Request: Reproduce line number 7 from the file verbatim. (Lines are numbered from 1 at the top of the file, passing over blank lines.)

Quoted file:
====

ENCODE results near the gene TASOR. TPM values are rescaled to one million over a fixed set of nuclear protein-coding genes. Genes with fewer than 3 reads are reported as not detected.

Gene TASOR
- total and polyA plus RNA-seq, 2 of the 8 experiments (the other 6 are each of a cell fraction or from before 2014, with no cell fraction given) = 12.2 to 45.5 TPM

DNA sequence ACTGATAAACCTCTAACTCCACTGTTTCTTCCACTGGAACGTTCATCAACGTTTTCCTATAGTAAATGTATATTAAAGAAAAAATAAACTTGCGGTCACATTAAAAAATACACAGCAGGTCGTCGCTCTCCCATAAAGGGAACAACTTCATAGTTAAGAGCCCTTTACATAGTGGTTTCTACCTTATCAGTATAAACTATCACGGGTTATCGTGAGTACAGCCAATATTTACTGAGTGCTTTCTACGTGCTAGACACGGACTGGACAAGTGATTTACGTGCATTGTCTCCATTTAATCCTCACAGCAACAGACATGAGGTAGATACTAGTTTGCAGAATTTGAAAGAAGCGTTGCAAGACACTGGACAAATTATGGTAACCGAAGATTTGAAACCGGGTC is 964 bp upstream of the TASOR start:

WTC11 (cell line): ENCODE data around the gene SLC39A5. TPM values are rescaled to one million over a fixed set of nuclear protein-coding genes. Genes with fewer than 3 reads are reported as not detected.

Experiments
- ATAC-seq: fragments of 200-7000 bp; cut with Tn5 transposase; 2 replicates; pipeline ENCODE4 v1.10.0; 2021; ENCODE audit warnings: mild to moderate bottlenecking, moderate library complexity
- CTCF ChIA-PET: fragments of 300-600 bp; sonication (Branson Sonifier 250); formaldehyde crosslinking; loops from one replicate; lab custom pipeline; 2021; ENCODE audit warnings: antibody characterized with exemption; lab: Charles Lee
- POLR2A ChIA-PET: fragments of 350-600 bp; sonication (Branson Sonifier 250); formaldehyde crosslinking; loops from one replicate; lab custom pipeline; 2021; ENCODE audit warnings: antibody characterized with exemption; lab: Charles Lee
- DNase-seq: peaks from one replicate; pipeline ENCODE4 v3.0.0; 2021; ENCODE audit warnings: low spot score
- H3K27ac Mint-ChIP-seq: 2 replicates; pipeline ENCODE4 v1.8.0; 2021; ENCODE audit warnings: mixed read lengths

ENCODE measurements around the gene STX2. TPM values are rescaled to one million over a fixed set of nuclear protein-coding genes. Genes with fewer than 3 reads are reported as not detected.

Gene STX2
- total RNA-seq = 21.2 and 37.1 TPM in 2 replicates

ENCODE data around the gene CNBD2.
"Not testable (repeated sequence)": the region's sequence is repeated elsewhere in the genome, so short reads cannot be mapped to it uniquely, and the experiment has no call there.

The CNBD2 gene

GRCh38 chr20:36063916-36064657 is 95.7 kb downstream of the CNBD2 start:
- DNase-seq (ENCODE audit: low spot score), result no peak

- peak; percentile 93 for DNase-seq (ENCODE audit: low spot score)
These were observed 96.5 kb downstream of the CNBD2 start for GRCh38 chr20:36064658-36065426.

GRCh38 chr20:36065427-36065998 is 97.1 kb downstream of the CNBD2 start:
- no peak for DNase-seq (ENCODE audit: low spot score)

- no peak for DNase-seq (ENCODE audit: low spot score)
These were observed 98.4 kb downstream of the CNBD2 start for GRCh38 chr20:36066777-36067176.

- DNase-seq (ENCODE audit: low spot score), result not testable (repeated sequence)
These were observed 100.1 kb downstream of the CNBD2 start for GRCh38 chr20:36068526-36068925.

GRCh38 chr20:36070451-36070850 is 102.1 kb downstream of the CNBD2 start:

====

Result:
- ATAC-seq: fragments of 200-7000 bp; cut with Tn5 transposase; 2 replicates; pipeline ENCODE4 v1.10.0; 2021; ENCODE audit warnings: mild to moderate bottlenecking, moderate library complexity